It is possible the same effects could have been achieved with conventional weapons, as John Mueller has argued, because two earlier world wars had demonstrated that they were destructive enough and that victory was unlikely to be the result of anything other than a long and painful slog.3 This is a counterfactual assumption that cannot be proven one way or the other.

The key property of nuclear weapons was that they left no room for doubt about their effects and so reduced any temptation to try a cunning strategy that might just catch a complacent enemy unawares. More important, however, than the question of whether the stability resulting from a nuclear balance might also have resulted from a conventional balance was the question of whether either might have worked without the existence of an alliance. The Atlantic Alliance was the result of a reflection on the twin failures of deterrence in 1914 and 1939 in the face of German aggression. The view was that the problem was not so much the absence of a super-destructive weapon and more the absence of the United States. This was the failing remedied by NATO. The value of a counter to Soviet power was confirmed by the Berlin airlift, leading to the formation of NATO in 1949. It took time before the Soviet Union could organize its satellites into something comparable—the Warsaw Pact was formed in 1955 in response to West Germany joining NATO.

A nuclear-armed superpower led both alliances, which divided Europe neatly down the middle. But this apparent symmetry was between two alliances that were fundamentally different in their political composition. The question of order was dependent on whether the two sides could accept a Westphalian Peace, based on respect for sovereignty and no interference in internal affairs, or what Moscow described as “peaceful coexistence” between two opposing systems. This was itself dependent upon the internal cohesion of the two ideological blocs.

Thus, the Cold War began with one form of domestic political order, based on liberal democracy, fearing another, based on tight control by vanguard communist parties. Liberal capitalism flourished, benefiting from the security and cohesion provided by an alliance, while state socialism progressively lost its legitimacy. The West agreed not to interfere directly in the affairs of the Soviet bloc as a precondition for détente. Nonetheless, the existence of a freer and more prosperous way of life, about which people in communist countries became increasingly aware, undermined the basis of Communist Party rule. The Cold War was sufficiently established so it could continue for some time, even into the twenty-first century, without major mishap, were it not for the fact that the domestic order of one side proved to be extraordinarily fragile.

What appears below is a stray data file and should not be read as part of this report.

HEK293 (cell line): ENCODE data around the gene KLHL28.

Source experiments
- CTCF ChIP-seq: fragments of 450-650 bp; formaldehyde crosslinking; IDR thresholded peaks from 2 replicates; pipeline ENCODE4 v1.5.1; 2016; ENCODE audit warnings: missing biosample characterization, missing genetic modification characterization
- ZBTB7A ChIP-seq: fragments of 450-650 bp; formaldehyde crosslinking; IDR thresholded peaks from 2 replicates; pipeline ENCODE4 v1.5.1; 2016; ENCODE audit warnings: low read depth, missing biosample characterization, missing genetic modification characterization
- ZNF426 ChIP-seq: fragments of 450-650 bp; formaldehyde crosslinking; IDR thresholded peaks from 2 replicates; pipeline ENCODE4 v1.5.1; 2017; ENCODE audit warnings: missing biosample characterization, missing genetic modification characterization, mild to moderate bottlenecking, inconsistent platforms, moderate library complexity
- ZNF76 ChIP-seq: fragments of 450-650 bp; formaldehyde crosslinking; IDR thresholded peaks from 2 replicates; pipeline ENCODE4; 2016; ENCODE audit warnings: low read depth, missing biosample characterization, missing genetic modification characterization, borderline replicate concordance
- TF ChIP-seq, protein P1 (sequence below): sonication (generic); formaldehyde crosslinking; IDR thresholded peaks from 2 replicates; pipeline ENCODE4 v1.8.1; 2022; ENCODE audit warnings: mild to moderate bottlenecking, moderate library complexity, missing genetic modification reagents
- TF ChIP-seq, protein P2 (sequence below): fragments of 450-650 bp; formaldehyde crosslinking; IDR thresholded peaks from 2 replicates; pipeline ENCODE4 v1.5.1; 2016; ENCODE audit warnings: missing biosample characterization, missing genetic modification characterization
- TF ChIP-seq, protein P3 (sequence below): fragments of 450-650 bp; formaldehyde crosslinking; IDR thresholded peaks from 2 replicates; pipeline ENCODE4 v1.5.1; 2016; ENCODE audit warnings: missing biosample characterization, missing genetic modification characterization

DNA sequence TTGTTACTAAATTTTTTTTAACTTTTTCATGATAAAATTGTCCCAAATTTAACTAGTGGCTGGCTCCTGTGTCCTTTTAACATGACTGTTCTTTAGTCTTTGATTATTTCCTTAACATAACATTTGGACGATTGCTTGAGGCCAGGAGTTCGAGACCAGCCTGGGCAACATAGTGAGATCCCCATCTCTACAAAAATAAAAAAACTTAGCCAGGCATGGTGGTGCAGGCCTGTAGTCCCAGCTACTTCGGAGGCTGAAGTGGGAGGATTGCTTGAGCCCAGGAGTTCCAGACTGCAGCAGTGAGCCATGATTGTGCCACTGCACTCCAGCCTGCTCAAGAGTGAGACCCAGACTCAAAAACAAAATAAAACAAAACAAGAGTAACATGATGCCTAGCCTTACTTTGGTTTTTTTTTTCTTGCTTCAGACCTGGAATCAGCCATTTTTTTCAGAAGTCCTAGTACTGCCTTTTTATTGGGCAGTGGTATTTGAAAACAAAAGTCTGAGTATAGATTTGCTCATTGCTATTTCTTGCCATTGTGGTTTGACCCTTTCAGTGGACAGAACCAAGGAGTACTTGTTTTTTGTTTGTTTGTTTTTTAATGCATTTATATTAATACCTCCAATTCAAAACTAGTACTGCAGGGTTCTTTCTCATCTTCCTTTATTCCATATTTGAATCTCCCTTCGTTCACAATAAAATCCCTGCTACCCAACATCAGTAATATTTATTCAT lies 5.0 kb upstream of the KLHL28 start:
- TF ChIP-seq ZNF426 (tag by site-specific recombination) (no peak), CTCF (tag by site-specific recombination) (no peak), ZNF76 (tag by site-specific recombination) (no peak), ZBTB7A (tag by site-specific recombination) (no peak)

The Warsaw Pact was a coercive alliance, in that most (if not all) of its members would not have chosen to be aligned so closely (including ideologically) to the Soviet Union. When individual states began to step out of line—Hungary in 1956, Czechoslovakia in 1968, or Poland in 1981—force was used to get them back. NATO was more voluntary, and so the benefits of alliance had to be regularly restated and demonstrated. Although in practice the Warsaw Pact was more brittle, it was always NATO that appeared to suffer most from internal rows. In addition, it was assumed for most of the Cold War that the advantages in conventional war lay on the Soviet side. This introduced one of the most challenging features of the relationship between nuclear order and political order—the impact of MAD on the credibility of an alliance.

The logic of the nuclear stalemate was to neutralize the effects of the arsenals. There was no premium in initiating a nuclear war. Each arsenal cancelled out the other. There was an obvious stabilizing benefit with self-neutralization so long as the only conflict in mind was one between the two superpowers. This reflected the view that the only possible rational reason to use nuclear weapons was in retaliation to a nuclear attack on the homeland.

Actually, looked at coolly as a rational calculation, there was no inherent logic to automatic retaliation once one’s own society had been lost. Nonetheless, the safest assumption was that the impulse would be irresistible.4 This was not an assumption that was going to be sensibly tested. But would that impulse extend to allies? Would treaty obligations, such as NATO’s Article 5 on collective defense, mean that any attack against a European state would be treated as if it had been an attack on the United States, even if it could not be resisted by conventional means?